Andrius Arutiunian and Marianna Maruyama met in 2020, mid Summer, after the Covid outbreak and their first severe lockdown.
Marianna Maruyama uses the body and voice as primary agents in her performance-based practice. One of her primary interests is translation as an artistic method. Andrius Arutiunian works with sound and hybrid forms of media, with a particular interest in the politics of sound and technologies, sonic artifacts and shifting identities.
A long and fruitful sharing of thoughts and visions around audio production and listening practices had started: they found themselves talking about a very multifaceted and complex topic: the accessibility of audio productions between sound experimentation and storytelling.
Accessibility in audio production and the specific needs of highly sensitive persons (sensory processing sensitivity) is often underestimated. How, for example, do hearing-impaired, hypersensitive or deaf people have access to audio stories? Are captions and transcripts enough to communicate with new audiences, to democratize listening? How can these so-called ‘constraints’ – i.e. hypersensitivity – be a source of new ways of thinking about production and reception? As a start, or better to say as a new chapter of their collaboration, they could not find a better occasion to meet again and re-ask themselves these questions than the Lucia Festival, a three-day international gathering dedicated to the arts and crafts of audio storytelling.
Between 10 and 12 December 2021, the festival presented audio narratives from all over the world and did so thanks to the curated production of subtitled videos, which made the content accessible to all. In addition to listening sessions, LUCIA is also a platform for experimenting with live formats of podcasts and radio productions and a place for a down-to-earth kind of networking between audio makers and artists. Andrius and Marianna were their special observers: they spent three days listening to Lucia’s program and their comments and observations about their listening experience, about them being an audience of such a mixed-media festival, are of enormous nourishment and food for thoughts for future editions.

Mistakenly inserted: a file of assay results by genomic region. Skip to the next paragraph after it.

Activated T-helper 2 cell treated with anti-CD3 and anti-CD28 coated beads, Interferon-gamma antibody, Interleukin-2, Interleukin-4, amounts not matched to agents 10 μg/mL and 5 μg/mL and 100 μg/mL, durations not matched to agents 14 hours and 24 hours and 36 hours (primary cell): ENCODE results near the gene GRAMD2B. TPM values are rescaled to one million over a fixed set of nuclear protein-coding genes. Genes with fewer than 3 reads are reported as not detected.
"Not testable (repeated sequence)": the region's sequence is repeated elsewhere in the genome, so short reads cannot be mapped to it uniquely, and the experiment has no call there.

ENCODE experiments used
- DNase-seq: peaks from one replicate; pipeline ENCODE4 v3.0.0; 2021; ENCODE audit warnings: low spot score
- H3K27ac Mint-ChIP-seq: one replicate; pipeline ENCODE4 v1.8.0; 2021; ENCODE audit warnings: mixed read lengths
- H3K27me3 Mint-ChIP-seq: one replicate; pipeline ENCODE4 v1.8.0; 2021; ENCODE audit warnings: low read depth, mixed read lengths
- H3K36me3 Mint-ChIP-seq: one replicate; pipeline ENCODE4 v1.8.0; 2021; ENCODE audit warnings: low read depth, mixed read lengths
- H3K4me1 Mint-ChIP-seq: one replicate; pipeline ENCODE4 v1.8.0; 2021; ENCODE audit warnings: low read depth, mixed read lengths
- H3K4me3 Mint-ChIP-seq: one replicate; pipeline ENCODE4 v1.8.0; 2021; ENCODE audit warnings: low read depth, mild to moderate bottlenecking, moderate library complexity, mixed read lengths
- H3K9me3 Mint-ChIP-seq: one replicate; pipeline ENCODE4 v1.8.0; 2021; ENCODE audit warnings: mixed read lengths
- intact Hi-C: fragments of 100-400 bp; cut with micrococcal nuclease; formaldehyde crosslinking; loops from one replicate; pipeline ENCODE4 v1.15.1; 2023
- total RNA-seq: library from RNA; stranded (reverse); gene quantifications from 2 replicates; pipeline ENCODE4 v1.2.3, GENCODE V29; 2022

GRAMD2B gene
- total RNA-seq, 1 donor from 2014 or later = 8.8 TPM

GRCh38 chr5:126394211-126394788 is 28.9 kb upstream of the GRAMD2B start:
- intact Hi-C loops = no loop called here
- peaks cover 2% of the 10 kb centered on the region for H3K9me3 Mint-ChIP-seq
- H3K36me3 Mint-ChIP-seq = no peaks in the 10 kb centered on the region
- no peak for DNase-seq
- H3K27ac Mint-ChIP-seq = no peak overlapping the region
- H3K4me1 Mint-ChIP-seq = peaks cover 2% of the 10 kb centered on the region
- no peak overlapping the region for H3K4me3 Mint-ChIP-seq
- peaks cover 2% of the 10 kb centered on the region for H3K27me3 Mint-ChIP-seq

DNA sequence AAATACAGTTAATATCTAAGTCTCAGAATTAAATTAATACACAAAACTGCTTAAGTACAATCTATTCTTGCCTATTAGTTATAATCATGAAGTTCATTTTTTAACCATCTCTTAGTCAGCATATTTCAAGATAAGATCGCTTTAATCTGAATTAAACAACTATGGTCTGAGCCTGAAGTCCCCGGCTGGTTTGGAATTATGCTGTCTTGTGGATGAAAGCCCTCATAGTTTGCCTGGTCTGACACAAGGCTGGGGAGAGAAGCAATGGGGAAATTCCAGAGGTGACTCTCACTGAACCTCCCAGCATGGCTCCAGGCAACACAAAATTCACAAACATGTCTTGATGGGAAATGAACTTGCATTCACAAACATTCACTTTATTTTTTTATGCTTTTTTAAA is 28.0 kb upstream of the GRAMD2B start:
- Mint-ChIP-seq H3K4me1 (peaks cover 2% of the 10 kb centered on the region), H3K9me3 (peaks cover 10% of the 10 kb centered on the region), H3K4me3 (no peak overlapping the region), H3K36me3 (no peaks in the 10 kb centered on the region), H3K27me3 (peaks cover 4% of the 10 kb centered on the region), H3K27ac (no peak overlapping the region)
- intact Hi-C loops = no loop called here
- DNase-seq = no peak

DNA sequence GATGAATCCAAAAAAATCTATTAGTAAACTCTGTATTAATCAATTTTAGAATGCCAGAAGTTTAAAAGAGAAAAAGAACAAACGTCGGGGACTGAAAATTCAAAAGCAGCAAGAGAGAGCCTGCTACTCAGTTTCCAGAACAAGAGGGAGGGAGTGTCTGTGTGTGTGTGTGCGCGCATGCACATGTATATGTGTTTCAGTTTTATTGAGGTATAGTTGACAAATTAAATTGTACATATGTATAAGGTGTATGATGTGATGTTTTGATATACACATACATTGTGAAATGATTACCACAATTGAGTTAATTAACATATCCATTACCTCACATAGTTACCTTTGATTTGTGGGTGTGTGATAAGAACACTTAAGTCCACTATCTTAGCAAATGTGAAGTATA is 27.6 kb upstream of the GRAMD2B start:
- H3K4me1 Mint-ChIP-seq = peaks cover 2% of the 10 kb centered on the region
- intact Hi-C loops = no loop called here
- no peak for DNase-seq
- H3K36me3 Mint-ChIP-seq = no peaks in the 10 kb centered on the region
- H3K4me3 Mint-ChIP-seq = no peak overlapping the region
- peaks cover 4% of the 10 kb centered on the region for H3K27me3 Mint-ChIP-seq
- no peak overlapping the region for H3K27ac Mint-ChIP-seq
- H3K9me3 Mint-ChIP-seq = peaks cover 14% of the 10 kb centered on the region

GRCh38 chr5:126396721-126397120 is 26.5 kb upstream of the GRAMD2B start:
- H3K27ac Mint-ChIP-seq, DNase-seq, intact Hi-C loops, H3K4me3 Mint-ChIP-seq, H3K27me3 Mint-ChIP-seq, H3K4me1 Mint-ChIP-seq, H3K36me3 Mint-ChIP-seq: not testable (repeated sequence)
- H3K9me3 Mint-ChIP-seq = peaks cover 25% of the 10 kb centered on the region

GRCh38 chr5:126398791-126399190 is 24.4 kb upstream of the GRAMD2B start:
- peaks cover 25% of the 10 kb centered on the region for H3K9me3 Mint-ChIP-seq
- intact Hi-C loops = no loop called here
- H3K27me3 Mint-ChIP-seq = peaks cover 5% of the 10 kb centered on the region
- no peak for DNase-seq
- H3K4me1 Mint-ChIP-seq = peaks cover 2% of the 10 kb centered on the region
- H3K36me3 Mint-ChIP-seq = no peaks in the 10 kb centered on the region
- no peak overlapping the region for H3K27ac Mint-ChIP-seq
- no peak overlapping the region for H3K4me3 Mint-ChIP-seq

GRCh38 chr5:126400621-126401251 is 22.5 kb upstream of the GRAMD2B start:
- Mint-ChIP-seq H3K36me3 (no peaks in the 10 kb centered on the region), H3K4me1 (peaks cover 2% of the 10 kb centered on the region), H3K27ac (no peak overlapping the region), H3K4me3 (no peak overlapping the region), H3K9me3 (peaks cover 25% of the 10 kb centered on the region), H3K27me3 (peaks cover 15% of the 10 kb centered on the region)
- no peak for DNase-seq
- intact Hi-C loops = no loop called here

The conversations in the aftermath of the festival started mainly from their experience of subtitled listening, an audio-video format they are still struggling with, trying to find balance and accessibility. Both Andrius and Marianna highlighted a double folded cognitive response: fatigue and a certain degree of distraction. Subtitles give access to stories in other languages but distract from a deep listening experience of sound-rich stories. On the other hand, they are good constraints to pull the listeners into the audio story, whereas complicated plots and multilayered narratives demand attention and are tiresome eventually.
They asked themselves, ‘What if we mixed the hearing with tactility? Beyond the speech limits, what can a body perceive and understand?’ Starting from Andrius Arutiunian’s latest research and his electroacoustic music practice, they considered the limitation of words and the narrative dimension of sound beyond its linguistic value and the opportunity to adopt media other than speakers that are normative and only respond to the needs of cochlear listening. On the other hand, building on Marianna’s interest in translation, they also explored how and to what extent they can work on the culture of subtitling itself, anticipating it from the post-production to the moment the work is conceived, in other words, to make subtitles native to audio. Mayurama is interested in thinking of a protocol that, more than stating dos and don’ts, would invite producers and audio makers to think of a few basic questions before writing a story for the ears, a sort of please consider that.
This thread of investigation echoes a series of critical texts and artistic practices – to quote the latest Christine Sum Kim’s and Niels Van Tomme’s collaboration at ARGOS – that engage with captioning instead of subtitling a singular artistic form of expression. Captions – unlike subtitles – do not only visualize spoken words; they also include sound effects and music descriptions. To bypass the inadequacies of the most traditional forms of subtitling, it can’t always come last.
Accessibility is a long-term commitment, a process, and it is not a one size fits all: as their meetings with Andrius and Marianna confirm, subtitles are not enough. So this is a great challenge for them and an opportunity to trigger new ways of thinking and producing audio stories.